Generally regarded as one of the more popular board games of all time, Pictionary has been a mainstay game for a lot of gamers since its’ release in 1985. The game’s success mostly comes from the fact that the game is so simple to pick up and play. While a lot of people enjoy Pictionary, one of the biggest complaints about the game comes from people who can’t draw (myself included). It’s pretty hard to do well in a game that relies on drawing when no one can tell what it is that you drew. This brings us to today’s game the Pictionary Card Game which eliminates the drawing mechanic from Pictionary. Combining pictures with Charades, the Pictionary Card Game is not a perfect game but it is better than your typical spin-off card game.
How to Play the Pictionary Card Game
- Divide into two teams.
- Each team takes a set of picture cards and spreads them out on the table.
- The players choose whether they are going to use the adult (blue) or kid (yellow) side of the cards. Place the chosen side of the clue cards face down on the table.
- If you are using the adult side of the cards give each team a category reference card.
- Both teams will choose their first “picturist” who will use the picture cards to act out the word/phrase for the round. This role will alternate between the players on each team.
Playing the Game
For each round one player from both teams will act as the picturist. The younger picturist will choose a number between 1-4 in the first round. In other rounds the picturist from the team that won the previous round gets to pick the number. The two picturists look at the corresponding word/phrase on the next clue card. If the kid clues are being used the picturists tell the other players the category for the card. If the adult clues are being used the picturists point to the corresponding category on their category card.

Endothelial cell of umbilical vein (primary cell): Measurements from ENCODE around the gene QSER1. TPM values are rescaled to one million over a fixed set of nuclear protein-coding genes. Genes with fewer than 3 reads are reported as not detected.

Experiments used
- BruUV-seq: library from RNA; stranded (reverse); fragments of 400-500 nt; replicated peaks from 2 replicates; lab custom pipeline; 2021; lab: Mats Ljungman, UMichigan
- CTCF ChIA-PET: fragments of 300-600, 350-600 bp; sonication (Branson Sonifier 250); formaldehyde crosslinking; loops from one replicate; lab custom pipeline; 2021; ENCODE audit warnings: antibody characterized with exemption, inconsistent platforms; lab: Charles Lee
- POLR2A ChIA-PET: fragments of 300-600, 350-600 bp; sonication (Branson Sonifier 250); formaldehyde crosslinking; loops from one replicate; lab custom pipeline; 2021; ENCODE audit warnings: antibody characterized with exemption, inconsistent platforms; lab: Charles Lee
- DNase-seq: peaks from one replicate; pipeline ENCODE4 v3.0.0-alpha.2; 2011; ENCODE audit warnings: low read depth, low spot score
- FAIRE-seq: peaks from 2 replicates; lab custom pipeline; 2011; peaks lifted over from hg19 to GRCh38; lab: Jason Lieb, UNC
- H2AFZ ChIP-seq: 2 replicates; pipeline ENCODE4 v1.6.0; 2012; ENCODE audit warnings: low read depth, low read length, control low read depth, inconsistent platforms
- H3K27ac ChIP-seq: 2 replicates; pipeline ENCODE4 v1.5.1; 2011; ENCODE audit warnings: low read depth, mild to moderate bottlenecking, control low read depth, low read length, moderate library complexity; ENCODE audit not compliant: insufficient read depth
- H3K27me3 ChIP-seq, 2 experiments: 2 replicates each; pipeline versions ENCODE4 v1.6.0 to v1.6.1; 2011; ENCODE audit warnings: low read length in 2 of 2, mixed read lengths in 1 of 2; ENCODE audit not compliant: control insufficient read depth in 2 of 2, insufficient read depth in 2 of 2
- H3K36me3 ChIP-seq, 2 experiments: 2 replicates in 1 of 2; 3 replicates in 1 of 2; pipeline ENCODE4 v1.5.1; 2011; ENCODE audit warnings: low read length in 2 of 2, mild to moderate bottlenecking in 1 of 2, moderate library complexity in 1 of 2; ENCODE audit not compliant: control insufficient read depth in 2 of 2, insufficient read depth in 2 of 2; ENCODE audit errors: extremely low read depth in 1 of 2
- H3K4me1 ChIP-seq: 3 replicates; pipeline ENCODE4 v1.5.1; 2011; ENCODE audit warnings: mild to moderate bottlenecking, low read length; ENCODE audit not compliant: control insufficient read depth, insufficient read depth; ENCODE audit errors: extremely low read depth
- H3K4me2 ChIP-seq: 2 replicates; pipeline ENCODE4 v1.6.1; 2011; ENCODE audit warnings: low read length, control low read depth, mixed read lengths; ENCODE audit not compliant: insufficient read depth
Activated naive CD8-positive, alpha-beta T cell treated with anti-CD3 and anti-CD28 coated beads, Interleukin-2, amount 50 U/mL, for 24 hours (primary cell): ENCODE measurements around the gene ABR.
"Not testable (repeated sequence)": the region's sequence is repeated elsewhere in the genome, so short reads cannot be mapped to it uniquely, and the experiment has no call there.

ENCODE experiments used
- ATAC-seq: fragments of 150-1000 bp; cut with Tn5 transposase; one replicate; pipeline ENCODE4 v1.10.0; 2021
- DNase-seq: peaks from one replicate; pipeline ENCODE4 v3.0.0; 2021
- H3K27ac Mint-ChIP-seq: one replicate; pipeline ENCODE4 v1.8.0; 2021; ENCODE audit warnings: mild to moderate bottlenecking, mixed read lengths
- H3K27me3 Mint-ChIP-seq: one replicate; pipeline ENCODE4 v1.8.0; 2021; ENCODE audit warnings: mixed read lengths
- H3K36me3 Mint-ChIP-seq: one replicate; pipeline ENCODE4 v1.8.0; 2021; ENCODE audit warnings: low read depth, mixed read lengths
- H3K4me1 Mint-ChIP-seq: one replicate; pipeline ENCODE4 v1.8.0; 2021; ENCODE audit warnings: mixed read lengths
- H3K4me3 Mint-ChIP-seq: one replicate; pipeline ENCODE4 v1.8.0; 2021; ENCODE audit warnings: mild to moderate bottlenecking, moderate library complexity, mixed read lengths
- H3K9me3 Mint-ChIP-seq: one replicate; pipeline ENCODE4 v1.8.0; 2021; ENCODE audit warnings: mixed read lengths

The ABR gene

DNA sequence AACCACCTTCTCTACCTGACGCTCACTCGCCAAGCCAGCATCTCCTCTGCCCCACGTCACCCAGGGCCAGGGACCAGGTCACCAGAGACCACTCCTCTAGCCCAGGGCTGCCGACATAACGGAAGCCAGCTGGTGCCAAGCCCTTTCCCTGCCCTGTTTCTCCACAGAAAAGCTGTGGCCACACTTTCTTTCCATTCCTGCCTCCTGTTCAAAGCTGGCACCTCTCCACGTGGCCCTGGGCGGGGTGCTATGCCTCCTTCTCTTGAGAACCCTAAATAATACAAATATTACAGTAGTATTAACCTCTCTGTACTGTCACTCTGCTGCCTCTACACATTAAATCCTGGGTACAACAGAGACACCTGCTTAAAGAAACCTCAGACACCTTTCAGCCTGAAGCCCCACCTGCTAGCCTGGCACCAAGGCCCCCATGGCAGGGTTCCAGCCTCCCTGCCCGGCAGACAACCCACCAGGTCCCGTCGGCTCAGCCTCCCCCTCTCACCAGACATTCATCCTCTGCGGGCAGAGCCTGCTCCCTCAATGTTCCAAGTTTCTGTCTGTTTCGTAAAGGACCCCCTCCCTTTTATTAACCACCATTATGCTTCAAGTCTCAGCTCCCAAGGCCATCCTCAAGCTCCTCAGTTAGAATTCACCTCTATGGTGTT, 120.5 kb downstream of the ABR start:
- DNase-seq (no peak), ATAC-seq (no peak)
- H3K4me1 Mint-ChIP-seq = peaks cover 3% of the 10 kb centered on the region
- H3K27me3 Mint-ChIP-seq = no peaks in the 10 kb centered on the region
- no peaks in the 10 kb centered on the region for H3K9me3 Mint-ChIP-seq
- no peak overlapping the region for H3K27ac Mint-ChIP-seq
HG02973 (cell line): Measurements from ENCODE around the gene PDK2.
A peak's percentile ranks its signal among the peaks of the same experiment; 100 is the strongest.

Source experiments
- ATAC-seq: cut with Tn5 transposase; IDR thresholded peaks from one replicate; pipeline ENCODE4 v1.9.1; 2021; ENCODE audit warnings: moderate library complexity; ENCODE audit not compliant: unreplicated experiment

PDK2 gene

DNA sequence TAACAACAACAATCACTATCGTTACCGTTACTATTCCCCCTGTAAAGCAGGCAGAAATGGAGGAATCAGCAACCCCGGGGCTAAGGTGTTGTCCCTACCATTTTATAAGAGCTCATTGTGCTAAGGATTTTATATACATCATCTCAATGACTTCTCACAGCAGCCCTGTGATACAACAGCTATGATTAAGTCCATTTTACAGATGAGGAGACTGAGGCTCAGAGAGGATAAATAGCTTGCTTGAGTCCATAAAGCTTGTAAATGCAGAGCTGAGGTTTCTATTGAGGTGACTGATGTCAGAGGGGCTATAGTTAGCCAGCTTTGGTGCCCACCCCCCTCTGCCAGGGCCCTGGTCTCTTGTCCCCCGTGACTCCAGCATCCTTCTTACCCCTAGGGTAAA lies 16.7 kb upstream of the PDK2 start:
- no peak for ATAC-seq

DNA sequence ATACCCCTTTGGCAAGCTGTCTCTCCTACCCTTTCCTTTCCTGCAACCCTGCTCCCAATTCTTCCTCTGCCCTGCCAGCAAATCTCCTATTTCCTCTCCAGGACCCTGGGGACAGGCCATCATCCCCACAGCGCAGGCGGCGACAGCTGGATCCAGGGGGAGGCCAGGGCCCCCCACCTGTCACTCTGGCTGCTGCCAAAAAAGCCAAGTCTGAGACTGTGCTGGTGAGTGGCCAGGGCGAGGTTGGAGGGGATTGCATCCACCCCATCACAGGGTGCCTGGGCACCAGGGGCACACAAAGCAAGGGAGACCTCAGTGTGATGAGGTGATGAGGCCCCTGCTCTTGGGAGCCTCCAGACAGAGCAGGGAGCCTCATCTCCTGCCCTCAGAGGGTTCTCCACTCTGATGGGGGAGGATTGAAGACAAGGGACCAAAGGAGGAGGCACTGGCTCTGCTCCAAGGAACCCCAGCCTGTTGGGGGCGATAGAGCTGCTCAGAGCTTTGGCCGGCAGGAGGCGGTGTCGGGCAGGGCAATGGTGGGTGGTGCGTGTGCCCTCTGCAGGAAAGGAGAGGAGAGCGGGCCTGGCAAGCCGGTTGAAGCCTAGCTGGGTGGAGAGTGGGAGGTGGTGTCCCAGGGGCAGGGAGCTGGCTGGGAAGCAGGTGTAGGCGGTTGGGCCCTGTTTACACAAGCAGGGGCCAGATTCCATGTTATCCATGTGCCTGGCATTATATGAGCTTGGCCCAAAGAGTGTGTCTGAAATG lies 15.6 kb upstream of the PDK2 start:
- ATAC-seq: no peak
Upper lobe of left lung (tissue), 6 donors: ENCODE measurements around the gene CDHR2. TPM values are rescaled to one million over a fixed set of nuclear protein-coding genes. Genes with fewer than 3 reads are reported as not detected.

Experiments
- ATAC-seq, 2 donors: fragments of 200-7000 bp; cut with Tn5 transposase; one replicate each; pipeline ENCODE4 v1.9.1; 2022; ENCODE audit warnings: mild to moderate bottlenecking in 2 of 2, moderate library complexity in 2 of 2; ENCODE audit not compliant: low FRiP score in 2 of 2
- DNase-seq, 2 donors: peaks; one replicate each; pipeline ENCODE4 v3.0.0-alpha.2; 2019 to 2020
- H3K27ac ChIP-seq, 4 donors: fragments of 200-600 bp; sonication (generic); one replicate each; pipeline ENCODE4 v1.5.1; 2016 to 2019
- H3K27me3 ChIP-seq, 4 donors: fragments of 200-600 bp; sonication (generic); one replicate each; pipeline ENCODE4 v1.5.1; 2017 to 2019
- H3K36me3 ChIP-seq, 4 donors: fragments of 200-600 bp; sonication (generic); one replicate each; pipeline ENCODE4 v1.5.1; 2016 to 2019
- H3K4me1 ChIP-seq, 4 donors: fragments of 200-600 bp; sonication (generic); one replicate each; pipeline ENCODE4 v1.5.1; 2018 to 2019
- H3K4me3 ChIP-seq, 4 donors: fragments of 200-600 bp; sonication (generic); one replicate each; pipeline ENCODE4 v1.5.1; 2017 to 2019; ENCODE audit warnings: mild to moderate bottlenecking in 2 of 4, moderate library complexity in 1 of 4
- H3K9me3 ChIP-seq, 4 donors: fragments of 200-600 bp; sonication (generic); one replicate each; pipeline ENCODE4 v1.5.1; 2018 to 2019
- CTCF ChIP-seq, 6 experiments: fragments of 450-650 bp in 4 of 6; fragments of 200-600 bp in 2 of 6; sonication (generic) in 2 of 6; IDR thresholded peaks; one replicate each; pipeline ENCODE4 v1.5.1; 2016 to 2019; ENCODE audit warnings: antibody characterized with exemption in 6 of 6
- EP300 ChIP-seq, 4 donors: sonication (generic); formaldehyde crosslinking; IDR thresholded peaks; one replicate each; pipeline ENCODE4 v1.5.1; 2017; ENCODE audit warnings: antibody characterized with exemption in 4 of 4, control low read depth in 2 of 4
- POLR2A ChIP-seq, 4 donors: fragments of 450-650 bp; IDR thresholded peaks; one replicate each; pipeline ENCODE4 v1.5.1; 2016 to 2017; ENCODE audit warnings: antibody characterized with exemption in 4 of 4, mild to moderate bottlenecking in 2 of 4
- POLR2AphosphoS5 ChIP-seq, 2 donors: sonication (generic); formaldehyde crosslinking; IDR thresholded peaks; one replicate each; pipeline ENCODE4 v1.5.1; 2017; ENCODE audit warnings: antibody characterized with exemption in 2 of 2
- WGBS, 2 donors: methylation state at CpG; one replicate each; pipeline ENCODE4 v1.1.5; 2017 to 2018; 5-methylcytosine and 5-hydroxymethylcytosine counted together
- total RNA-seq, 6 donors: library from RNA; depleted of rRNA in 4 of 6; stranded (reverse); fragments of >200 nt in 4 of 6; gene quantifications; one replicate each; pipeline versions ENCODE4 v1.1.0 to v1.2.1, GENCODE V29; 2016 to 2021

When both picturists are ready the round begins. The picturists use their picture cards to act out the word/phrase for the round. A picturist can use as many picture cards as they want in a round. Players can act out scenes using the cards or can even use the cards with themselves to act out the word/phrase. Players can even combine two or more picture cards together to create a new shape.
The only things players can’t do include:
- Talking or making any noises
- Acting without using a picture card
- Pointing at your ear for “sounds like”
- Using gestures to indicate how many letters there are in a word
- Using sign language
The round ends when one of the teams successfully guess the round’s word/phrase. The team that guesses correctly gets to take the card which counts as a point. If neither team can guess the word/phrase both picturists can agree to end the round with neither team winning the card.
End of Game
The first team to acquire five cards wins the game.
My Thoughts on the Pictionary Card Game